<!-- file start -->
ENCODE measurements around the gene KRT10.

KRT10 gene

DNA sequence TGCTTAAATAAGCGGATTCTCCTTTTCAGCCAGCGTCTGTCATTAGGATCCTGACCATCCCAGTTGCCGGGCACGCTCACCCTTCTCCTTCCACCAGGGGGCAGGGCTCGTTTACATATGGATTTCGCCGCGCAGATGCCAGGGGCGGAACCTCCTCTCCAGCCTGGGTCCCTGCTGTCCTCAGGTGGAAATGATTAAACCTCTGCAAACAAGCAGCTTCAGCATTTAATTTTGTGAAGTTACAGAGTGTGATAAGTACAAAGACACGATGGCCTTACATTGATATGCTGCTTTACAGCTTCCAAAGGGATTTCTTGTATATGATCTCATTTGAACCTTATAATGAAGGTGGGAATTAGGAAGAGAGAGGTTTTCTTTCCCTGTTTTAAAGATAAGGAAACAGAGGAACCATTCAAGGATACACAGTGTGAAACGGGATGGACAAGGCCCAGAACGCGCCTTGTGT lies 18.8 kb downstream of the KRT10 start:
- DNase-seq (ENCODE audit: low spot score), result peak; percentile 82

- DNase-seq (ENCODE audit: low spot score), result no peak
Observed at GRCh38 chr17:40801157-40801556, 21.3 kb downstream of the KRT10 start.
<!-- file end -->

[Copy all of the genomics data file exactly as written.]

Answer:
ENCODE measurements around the gene KRT10.

KRT10 gene

DNA sequence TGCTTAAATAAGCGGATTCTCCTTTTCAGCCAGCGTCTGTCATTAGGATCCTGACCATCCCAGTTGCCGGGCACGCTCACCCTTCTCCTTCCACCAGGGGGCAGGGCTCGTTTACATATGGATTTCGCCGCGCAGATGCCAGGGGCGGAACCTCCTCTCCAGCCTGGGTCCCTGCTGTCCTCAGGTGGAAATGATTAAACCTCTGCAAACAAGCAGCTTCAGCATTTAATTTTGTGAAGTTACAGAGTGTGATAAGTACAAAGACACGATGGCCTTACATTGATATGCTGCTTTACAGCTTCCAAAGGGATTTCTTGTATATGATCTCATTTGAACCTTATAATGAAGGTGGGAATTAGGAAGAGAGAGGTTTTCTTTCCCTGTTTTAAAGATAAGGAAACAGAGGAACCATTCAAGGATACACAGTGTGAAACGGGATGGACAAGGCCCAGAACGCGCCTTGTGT lies 18.8 kb downstream of the KRT10 start:
- DNase-seq (ENCODE audit: low spot score), result peak; percentile 82

- DNase-seq (ENCODE audit: low spot score), result no peak
Observed at GRCh38 chr17:40801157-40801556, 21.3 kb downstream of the KRT10 start.